Corneal Inlays for Presbyopia Correction

Richard L. Lindstrom; Scott M. MacRae; Jay S. Pepose; Phillip C. Hoopes Sr


Curr Opin Ophthalmol. 2013;24(4):281-287. 

In This Article

Abstract and Introduction


Purpose of review This study provides an overview of the three types of corneal inlays now in use for the correction of presbyopia and reviews recently published evidence of the inlays' safety and efficacy.

Recent findings Results for corneal reshaping and refractive inlays are promising, but very limited. Small-aperture inlays are already in widespread use and have been shown to improve uncorrected near and intermediate vision without a significant loss in distance acuity or an unacceptable increase in visual symptoms. Complications have been minimal, but the inlays may be removed if necessary. They do not prevent visualization or imaging of the retina and may be retained during subsequent cataract surgery.

Summary The presbyopic demographic is large and growing, with a high level of interest in spectacle independence. There is currently no other effective solutions for presbyopes who desire good uncorrected vision at all distances without the risks of intraocular surgery or the visual compromises of monovision. Additional research is needed, but the future for corneal inlay technology is bright.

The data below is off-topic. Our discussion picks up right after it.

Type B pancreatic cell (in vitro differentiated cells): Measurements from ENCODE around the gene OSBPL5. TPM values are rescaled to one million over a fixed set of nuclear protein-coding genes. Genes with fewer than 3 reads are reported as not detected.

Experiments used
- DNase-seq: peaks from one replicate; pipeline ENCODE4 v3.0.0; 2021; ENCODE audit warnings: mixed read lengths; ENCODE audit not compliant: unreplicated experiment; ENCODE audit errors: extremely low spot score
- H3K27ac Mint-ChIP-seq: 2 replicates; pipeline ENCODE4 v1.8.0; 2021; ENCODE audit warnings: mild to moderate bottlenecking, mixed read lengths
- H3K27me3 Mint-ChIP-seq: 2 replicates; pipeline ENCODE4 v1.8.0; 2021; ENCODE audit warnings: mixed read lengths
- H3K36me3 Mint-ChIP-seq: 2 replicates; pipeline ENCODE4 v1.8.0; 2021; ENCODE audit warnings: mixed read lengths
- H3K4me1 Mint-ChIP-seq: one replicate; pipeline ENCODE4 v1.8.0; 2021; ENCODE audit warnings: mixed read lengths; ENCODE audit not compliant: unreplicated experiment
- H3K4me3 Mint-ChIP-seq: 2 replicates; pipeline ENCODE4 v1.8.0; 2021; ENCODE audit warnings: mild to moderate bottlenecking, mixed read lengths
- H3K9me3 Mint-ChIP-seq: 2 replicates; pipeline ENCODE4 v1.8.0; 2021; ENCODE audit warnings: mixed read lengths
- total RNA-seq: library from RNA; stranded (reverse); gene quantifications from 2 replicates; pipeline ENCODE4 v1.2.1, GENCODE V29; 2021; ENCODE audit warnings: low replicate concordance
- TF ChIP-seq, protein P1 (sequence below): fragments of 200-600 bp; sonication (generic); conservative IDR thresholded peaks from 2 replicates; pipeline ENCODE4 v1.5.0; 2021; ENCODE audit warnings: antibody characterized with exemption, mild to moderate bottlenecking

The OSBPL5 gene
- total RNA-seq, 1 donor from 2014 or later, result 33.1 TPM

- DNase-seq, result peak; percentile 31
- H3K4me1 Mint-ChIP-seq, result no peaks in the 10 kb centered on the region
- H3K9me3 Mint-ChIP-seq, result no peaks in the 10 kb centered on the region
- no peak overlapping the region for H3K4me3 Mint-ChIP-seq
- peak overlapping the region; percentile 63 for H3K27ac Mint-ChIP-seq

Currently there are more than 140 million people over the age of 40 years in the USA alone[1] and it is expected that, by 2020, there will be 2.1 billion presbyopes worldwide. With these demographic trends comes a continuing interest in the development of refractive surgical procedures to improve near vision for presbyopic patients.

Current surgical interventions for presbyopia include corneal refractive surgery with a monovision or blended vision target; a number of surgeons have also investigated multifocal ablations. These options, like their contact lens counterparts, may reduce distance acuity, stereopsis, contrast sensitivity, or quality of vision. With refractive lens exchange, the patient may have monovision, accommodating or multifocal intraocular lenses (IOLs) implanted prior to the development of clinically significant cataract. However, many consider clear lens surgery too invasive, particularly in the early stages of presbyopia. For all these reasons, there is significant interest in corneal inlays to correct presbyopia.

The advantages of corneal inlays include the fact that they are additive and do not remove tissue, they preserve future options for presbyopic correction, some of them may be used in the setting of pseudophakia and/or combined with laser refractive surgery, and they are all removable.

At present, there are three types of corneal inlays in various stages of development and commercial release. These include refractive inlays that alter the index of refraction with a bifocal optic, one that changes the corneal curvature, and one that relies on small-aperture optics to increase the depth of focus. Over the past 18 months, the number of peer-reviewed publications about these devices has grown tremendously ( Table 1 ).[2–9]